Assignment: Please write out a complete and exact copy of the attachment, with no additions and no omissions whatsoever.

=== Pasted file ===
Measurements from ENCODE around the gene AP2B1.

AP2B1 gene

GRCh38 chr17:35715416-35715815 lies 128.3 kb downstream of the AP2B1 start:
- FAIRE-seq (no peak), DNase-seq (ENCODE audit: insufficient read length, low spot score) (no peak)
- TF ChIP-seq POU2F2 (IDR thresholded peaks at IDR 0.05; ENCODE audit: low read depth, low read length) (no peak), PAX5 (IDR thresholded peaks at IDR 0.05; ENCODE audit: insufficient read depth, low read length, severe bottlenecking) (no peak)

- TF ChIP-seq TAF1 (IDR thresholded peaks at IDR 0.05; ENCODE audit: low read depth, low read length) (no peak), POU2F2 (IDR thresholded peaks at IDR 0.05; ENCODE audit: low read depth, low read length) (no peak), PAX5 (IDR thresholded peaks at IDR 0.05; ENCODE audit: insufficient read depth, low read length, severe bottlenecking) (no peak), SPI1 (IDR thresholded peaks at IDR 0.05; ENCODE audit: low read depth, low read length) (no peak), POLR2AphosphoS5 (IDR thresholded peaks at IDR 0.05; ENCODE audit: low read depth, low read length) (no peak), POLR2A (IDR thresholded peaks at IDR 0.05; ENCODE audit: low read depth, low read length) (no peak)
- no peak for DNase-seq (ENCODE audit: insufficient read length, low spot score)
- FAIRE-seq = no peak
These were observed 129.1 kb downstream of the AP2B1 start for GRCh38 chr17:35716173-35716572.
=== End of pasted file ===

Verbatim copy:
Measurements from ENCODE around the gene AP2B1.

AP2B1 gene

GRCh38 chr17:35715416-35715815 lies 128.3 kb downstream of the AP2B1 start:
- FAIRE-seq (no peak), DNase-seq (ENCODE audit: insufficient read length, low spot score) (no peak)
- TF ChIP-seq POU2F2 (IDR thresholded peaks at IDR 0.05; ENCODE audit: low read depth, low read length) (no peak), PAX5 (IDR thresholded peaks at IDR 0.05; ENCODE audit: insufficient read depth, low read length, severe bottlenecking) (no peak)

- TF ChIP-seq TAF1 (IDR thresholded peaks at IDR 0.05; ENCODE audit: low read depth, low read length) (no peak), POU2F2 (IDR thresholded peaks at IDR 0.05; ENCODE audit: low read depth, low read length) (no peak), PAX5 (IDR thresholded peaks at IDR 0.05; ENCODE audit: insufficient read depth, low read length, severe bottlenecking) (no peak), SPI1 (IDR thresholded peaks at IDR 0.05; ENCODE audit: low read depth, low read length) (no peak), POLR2AphosphoS5 (IDR thresholded peaks at IDR 0.05; ENCODE audit: low read depth, low read length) (no peak), POLR2A (IDR thresholded peaks at IDR 0.05; ENCODE audit: low read depth, low read length) (no peak)
- no peak for DNase-seq (ENCODE audit: insufficient read length, low spot score)
- FAIRE-seq = no peak
These were observed 129.1 kb downstream of the AP2B1 start for GRCh38 chr17:35716173-35716572.